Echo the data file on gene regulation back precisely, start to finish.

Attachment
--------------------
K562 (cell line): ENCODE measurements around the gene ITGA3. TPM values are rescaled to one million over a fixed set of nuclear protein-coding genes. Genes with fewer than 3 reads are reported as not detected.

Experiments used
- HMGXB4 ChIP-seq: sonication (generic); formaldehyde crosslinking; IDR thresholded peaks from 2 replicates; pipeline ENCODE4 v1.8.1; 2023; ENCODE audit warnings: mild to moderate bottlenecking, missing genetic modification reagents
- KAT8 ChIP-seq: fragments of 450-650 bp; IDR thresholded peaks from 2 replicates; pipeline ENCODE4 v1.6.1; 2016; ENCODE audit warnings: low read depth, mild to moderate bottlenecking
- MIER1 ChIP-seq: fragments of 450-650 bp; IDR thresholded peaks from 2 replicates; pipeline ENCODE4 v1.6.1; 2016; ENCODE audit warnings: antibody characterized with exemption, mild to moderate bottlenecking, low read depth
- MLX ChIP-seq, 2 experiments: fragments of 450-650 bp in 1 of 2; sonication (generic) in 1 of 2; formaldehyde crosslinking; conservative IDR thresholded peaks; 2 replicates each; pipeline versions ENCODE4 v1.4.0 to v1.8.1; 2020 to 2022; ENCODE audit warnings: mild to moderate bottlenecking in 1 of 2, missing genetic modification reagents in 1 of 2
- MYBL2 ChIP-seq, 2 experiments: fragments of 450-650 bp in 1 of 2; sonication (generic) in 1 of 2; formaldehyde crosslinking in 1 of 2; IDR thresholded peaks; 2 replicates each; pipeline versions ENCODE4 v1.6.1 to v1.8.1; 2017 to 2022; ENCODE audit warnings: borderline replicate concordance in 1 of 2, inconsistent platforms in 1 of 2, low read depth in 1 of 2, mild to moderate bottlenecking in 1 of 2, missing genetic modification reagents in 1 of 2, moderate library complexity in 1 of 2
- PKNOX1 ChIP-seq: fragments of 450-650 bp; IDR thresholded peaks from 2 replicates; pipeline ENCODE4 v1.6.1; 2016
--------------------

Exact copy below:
K562 (cell line): ENCODE measurements around the gene ITGA3. TPM values are rescaled to one million over a fixed set of nuclear protein-coding genes. Genes with fewer than 3 reads are reported as not detected.

Experiments used
- HMGXB4 ChIP-seq: sonication (generic); formaldehyde crosslinking; IDR thresholded peaks from 2 replicates; pipeline ENCODE4 v1.8.1; 2023; ENCODE audit warnings: mild to moderate bottlenecking, missing genetic modification reagents
- KAT8 ChIP-seq: fragments of 450-650 bp; IDR thresholded peaks from 2 replicates; pipeline ENCODE4 v1.6.1; 2016; ENCODE audit warnings: low read depth, mild to moderate bottlenecking
- MIER1 ChIP-seq: fragments of 450-650 bp; IDR thresholded peaks from 2 replicates; pipeline ENCODE4 v1.6.1; 2016; ENCODE audit warnings: antibody characterized with exemption, mild to moderate bottlenecking, low read depth
- MLX ChIP-seq, 2 experiments: fragments of 450-650 bp in 1 of 2; sonication (generic) in 1 of 2; formaldehyde crosslinking; conservative IDR thresholded peaks; 2 replicates each; pipeline versions ENCODE4 v1.4.0 to v1.8.1; 2020 to 2022; ENCODE audit warnings: mild to moderate bottlenecking in 1 of 2, missing genetic modification reagents in 1 of 2
- MYBL2 ChIP-seq, 2 experiments: fragments of 450-650 bp in 1 of 2; sonication (generic) in 1 of 2; formaldehyde crosslinking in 1 of 2; IDR thresholded peaks; 2 replicates each; pipeline versions ENCODE4 v1.6.1 to v1.8.1; 2017 to 2022; ENCODE audit warnings: borderline replicate concordance in 1 of 2, inconsistent platforms in 1 of 2, low read depth in 1 of 2, mild to moderate bottlenecking in 1 of 2, missing genetic modification reagents in 1 of 2, moderate library complexity in 1 of 2
- PKNOX1 ChIP-seq: fragments of 450-650 bp; IDR thresholded peaks from 2 replicates; pipeline ENCODE4 v1.6.1; 2016